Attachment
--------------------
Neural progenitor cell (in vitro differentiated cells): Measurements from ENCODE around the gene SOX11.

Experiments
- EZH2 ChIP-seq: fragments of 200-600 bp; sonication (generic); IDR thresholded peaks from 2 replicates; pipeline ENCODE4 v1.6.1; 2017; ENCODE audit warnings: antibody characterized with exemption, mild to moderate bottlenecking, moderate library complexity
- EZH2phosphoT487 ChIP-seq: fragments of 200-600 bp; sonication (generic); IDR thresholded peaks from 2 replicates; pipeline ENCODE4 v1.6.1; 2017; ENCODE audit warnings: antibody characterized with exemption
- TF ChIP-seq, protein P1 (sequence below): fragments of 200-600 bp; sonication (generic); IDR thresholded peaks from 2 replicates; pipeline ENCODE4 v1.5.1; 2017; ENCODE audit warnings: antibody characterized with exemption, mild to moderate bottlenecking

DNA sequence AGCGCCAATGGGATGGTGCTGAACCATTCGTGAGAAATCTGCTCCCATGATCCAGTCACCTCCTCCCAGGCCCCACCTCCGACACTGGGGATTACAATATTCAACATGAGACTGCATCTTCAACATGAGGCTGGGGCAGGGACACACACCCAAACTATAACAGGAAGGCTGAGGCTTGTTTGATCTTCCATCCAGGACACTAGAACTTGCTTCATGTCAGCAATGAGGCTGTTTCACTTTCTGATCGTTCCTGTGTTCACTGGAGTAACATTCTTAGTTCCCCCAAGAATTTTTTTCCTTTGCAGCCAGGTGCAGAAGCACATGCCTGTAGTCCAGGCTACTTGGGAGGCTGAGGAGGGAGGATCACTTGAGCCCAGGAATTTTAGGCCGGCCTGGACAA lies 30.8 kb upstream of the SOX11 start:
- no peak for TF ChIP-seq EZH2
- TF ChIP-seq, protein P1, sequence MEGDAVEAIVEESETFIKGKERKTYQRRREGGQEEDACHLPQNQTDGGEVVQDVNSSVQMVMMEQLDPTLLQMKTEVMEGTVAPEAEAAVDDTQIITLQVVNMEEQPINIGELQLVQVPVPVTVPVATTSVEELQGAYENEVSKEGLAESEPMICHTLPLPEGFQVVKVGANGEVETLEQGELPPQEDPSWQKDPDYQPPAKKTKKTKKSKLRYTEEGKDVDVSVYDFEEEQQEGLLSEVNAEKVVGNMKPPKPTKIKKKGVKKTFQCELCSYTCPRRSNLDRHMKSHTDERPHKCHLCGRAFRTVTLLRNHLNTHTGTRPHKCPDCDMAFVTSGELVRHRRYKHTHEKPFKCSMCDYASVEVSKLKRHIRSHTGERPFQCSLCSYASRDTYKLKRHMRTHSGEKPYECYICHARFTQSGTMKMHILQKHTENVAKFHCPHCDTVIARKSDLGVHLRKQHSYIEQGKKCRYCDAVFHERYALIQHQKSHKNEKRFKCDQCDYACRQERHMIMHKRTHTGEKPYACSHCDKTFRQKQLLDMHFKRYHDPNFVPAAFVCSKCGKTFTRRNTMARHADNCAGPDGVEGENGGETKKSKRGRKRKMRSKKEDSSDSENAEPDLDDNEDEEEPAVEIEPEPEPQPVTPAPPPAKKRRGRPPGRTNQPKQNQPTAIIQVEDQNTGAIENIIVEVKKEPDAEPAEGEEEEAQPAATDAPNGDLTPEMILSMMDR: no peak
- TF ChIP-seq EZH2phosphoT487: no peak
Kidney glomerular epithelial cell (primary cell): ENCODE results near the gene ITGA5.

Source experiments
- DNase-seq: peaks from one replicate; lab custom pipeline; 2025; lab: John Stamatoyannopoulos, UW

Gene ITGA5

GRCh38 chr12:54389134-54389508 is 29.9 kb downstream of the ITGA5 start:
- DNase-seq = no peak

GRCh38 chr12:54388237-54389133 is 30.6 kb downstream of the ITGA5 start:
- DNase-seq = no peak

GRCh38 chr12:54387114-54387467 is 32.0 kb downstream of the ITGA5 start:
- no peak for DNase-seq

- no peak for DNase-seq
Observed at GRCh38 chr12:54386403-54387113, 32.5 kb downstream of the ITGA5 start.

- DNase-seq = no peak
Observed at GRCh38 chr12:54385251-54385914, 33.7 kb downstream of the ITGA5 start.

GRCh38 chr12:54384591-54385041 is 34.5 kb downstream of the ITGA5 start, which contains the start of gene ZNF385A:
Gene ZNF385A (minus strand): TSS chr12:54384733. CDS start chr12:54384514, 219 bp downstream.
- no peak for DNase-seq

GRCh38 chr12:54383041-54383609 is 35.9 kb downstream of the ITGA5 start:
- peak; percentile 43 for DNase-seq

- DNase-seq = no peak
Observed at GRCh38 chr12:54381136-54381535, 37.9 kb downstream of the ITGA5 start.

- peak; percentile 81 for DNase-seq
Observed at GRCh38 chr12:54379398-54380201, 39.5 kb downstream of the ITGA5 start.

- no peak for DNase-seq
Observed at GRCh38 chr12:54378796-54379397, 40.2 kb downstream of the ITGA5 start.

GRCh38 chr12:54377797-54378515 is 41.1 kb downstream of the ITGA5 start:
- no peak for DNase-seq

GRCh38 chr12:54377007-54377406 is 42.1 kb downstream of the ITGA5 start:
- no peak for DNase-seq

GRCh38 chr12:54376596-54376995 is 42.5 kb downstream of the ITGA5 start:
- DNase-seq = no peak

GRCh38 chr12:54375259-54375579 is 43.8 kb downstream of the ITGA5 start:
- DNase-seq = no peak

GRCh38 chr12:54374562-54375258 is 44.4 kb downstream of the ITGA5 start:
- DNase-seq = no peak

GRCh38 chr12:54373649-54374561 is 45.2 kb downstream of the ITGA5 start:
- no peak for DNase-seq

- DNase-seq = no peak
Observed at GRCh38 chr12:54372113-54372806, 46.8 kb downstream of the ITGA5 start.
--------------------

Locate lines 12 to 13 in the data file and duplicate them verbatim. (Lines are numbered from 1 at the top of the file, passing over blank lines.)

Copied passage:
- DNase-seq: peaks from one replicate; lab custom pipeline; 2025; lab: John Stamatoyannopoulos, UW

Gene ITGA5